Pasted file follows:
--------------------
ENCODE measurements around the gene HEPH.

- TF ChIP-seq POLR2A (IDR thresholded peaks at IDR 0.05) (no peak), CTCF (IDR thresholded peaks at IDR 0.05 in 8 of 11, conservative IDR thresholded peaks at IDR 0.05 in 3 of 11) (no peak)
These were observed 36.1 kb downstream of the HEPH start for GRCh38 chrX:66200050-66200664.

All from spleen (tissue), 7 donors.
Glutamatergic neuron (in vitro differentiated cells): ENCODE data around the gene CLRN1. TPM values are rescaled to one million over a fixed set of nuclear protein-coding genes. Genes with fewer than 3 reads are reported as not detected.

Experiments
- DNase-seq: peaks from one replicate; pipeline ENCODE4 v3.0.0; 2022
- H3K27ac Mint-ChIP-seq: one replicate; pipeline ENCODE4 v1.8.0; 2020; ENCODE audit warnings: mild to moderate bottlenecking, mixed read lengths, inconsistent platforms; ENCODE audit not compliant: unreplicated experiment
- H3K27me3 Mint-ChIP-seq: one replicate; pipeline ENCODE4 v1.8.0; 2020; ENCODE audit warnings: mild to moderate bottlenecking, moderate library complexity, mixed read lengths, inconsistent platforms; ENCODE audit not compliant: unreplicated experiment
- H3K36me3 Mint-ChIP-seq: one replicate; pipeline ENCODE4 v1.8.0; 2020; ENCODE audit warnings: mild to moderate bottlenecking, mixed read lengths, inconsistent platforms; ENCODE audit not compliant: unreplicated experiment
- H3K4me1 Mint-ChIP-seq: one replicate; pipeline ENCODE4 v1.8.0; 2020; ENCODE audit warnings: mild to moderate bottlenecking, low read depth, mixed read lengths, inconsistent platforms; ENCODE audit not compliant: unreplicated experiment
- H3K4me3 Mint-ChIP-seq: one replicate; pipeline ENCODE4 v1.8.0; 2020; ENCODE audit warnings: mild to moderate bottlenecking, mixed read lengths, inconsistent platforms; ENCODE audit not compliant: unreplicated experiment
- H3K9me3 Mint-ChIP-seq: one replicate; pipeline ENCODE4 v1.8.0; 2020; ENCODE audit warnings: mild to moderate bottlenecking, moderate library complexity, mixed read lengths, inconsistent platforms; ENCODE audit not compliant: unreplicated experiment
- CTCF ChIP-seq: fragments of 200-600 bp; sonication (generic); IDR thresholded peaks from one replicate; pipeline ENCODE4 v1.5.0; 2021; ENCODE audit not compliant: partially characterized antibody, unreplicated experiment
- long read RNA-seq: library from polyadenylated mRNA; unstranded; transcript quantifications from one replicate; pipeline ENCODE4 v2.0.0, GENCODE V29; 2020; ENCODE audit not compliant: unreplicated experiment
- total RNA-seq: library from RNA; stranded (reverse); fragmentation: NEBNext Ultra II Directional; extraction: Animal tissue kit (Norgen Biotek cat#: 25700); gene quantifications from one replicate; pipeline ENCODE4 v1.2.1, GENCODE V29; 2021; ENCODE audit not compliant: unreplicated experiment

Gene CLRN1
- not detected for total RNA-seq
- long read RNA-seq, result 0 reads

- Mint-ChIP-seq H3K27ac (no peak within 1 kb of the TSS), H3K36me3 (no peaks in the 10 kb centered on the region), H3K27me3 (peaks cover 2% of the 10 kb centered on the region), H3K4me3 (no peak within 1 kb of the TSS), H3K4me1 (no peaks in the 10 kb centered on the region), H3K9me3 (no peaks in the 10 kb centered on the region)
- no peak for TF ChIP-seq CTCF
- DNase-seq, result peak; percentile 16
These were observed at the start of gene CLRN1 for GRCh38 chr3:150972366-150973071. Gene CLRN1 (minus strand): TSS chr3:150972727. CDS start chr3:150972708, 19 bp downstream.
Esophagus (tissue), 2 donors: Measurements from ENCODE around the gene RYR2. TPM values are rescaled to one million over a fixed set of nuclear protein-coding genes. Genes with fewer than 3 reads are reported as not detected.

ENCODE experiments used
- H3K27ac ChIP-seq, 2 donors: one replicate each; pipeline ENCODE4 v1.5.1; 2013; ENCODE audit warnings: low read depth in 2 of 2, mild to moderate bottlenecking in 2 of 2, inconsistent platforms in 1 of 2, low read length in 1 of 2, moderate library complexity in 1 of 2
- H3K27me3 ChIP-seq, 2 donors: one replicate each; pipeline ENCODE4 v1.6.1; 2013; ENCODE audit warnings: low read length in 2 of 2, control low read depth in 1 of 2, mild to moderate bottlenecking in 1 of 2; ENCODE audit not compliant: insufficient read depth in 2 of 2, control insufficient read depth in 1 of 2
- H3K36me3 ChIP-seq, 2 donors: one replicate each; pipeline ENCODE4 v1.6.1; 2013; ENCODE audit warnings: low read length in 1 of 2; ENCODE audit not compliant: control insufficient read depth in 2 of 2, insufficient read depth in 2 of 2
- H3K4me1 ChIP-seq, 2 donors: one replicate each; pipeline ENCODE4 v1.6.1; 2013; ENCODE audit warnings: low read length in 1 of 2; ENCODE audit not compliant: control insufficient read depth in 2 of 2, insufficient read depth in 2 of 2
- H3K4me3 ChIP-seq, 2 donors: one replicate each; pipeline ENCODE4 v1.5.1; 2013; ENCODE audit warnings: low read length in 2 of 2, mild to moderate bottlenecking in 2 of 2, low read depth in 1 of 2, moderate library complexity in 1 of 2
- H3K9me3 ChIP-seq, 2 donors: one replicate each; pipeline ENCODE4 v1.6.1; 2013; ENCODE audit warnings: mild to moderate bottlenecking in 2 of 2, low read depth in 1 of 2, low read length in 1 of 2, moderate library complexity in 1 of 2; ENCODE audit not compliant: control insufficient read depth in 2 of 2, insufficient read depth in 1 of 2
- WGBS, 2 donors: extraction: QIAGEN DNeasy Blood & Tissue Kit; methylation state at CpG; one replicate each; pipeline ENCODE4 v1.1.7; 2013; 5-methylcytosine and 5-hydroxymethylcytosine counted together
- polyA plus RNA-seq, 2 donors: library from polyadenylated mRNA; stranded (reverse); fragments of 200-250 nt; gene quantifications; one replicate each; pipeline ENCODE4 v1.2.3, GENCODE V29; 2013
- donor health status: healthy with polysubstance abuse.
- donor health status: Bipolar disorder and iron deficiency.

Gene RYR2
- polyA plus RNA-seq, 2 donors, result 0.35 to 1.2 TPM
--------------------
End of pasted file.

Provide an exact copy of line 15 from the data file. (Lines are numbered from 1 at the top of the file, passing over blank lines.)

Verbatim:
- long read RNA-seq: library from polyadenylated mRNA; unstranded; transcript quantifications from one replicate; pipeline ENCODE4 v2.0.0, GENCODE V29; 2020; ENCODE audit not compliant: unreplicated experiment